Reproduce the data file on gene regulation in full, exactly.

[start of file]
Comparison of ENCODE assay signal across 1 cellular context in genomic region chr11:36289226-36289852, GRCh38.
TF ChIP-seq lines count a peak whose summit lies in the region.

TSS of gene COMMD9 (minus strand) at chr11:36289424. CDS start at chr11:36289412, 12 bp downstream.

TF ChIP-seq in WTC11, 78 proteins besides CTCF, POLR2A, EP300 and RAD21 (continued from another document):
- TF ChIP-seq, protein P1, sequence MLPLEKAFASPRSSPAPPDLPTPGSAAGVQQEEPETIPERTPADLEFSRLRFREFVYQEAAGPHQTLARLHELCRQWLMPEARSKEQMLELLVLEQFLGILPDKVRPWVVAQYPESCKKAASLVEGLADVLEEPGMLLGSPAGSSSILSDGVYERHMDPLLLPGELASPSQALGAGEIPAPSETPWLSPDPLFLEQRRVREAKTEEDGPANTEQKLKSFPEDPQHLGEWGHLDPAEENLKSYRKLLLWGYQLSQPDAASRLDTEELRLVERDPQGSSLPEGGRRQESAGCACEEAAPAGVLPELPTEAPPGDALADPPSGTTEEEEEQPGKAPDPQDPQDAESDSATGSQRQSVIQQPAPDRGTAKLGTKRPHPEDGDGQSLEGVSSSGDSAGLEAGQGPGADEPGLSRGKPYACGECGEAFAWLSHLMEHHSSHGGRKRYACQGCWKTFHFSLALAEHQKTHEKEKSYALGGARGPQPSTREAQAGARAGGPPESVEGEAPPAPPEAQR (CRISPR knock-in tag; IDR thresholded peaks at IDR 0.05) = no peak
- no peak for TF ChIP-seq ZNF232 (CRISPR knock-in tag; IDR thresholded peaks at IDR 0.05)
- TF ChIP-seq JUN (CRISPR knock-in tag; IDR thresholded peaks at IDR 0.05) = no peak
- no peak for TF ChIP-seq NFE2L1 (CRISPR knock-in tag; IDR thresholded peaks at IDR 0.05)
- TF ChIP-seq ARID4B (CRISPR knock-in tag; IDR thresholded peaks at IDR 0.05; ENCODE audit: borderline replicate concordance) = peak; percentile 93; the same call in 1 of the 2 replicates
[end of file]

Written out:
Comparison of ENCODE assay signal across 1 cellular context in genomic region chr11:36289226-36289852, GRCh38.
TF ChIP-seq lines count a peak whose summit lies in the region.

TSS of gene COMMD9 (minus strand) at chr11:36289424. CDS start at chr11:36289412, 12 bp downstream.

TF ChIP-seq in WTC11, 78 proteins besides CTCF, POLR2A, EP300 and RAD21 (continued from another document):
- TF ChIP-seq, protein P1, sequence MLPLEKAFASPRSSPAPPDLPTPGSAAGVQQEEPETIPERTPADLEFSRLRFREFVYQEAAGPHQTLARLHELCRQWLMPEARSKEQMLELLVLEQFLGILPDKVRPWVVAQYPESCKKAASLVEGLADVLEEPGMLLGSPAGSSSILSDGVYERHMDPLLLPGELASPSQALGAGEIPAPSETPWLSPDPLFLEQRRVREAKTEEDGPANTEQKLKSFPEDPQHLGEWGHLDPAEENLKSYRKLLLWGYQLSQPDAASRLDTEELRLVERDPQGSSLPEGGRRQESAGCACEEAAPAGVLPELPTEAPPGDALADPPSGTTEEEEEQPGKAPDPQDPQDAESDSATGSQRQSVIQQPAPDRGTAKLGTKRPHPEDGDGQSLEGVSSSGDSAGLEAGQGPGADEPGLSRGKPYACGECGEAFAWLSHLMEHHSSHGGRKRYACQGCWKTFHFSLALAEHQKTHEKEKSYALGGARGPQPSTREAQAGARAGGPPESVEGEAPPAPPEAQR (CRISPR knock-in tag; IDR thresholded peaks at IDR 0.05) = no peak
- no peak for TF ChIP-seq ZNF232 (CRISPR knock-in tag; IDR thresholded peaks at IDR 0.05)
- TF ChIP-seq JUN (CRISPR knock-in tag; IDR thresholded peaks at IDR 0.05) = no peak
- no peak for TF ChIP-seq NFE2L1 (CRISPR knock-in tag; IDR thresholded peaks at IDR 0.05)
- TF ChIP-seq ARID4B (CRISPR knock-in tag; IDR thresholded peaks at IDR 0.05; ENCODE audit: borderline replicate concordance) = peak; percentile 93; the same call in 1 of the 2 replicates